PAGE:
Let me just be more explicit: if your software cannot be used by nazis then your software is not free software.

This is not the correct place to fight hate speech. Block the instances. Report hate speech to the authorities. Settle it using the existing legal frameworks to do so, and if they are insufficient, then write to your lawmakers.

But if you support free software, it is not the place to address this issue, by definition.

@sir The devs could also remove the concrete domain from the repo and only add it as part of their release process (together with their private key that authenticates a binary with the store), so that only the build in the store is affected. Would that be more acceptable to you?

Also: Nazis (and everybody else) can still use the software: git clone, remove the XML entry from the list, build and install it. They can even redistribute or sell the build result (as long as they accompany it with an offer for the source code).

@patrick no, I would have the same problem with that. I also understand the change and the ways it can be worked around.

Let me repost my earlier comment for your consideration as well: "If you prevent nazis from using your software to access gab, then they'll use your software to access another instance. One that you haven't blocked yet"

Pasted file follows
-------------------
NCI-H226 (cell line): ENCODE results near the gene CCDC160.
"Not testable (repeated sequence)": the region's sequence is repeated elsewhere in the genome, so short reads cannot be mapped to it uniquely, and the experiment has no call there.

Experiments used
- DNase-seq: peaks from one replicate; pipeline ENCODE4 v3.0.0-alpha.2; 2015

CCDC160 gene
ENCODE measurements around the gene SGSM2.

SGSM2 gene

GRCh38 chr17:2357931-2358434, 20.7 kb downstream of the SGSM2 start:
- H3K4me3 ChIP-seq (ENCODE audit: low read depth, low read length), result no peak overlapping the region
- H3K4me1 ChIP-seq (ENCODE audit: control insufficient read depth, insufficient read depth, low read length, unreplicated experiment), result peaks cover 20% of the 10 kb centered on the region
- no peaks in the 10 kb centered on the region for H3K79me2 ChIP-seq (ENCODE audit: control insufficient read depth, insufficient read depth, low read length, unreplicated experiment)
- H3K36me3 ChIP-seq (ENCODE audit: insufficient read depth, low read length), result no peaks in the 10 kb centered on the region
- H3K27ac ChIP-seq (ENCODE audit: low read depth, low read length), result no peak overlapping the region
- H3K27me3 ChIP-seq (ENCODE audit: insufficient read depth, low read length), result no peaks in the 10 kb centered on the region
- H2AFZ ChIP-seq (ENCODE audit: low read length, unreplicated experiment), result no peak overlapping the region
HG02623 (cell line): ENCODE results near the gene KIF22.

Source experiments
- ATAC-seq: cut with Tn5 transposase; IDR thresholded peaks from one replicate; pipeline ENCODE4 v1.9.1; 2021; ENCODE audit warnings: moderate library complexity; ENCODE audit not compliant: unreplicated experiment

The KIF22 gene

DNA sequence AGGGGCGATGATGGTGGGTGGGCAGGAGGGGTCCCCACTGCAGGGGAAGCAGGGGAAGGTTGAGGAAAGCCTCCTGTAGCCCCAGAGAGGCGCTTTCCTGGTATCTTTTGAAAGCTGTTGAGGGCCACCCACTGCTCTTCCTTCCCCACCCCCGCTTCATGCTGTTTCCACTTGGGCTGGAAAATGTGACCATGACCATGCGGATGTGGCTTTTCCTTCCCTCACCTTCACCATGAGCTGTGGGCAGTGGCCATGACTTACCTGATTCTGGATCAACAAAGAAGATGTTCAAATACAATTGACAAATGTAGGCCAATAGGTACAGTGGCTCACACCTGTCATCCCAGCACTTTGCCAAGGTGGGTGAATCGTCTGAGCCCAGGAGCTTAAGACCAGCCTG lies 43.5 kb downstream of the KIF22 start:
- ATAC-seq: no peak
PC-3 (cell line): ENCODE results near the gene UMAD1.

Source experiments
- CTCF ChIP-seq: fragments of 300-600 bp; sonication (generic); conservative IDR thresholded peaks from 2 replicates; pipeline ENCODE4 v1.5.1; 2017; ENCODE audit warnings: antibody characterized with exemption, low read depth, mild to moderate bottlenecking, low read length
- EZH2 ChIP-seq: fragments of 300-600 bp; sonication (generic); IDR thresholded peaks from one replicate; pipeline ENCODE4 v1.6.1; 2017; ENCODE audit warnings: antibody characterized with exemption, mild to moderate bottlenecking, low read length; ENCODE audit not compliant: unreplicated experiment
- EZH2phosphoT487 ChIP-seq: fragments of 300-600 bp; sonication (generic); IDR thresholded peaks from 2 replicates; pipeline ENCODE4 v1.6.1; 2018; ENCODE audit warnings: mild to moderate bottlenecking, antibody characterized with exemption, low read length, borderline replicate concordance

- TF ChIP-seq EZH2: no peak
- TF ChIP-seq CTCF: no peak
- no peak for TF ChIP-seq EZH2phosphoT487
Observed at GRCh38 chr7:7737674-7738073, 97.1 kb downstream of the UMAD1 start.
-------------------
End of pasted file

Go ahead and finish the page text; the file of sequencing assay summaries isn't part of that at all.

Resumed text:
@sir @patrick Just because someone is able to break though a window, doesn't mean closing the door is useless. It raises the bar, makes it more serious, stops the bottom 95% of lazy people who would steal from an open house.

Physical safety of actual people is more important than adhering to a made up license. We should change the license if it means protecting ourselves.

@deltaidea @patrick how will adding a "nazis can't use this" clause to your software protect people's "physical safety?" Nazis are going to use your software even if you tell them not to. And if you think an anti-nazi clause is going to be defendable in court, I have some bad news for you. So if you fail to alienate nazis with an anti-nazi clause, and you succeed in alienating free software enthusiasts (because your software isn't), then what have you really accomplished other than a moral platitude?

Note I'm not extending this to the Tusky discussion, but specifically refuting your points about dropping/changing free software licenses because they don't exclude nazis

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@sir @patrick This doesn't translate well to stuff like libraries, you're right that it works best with services where the developer controls access.

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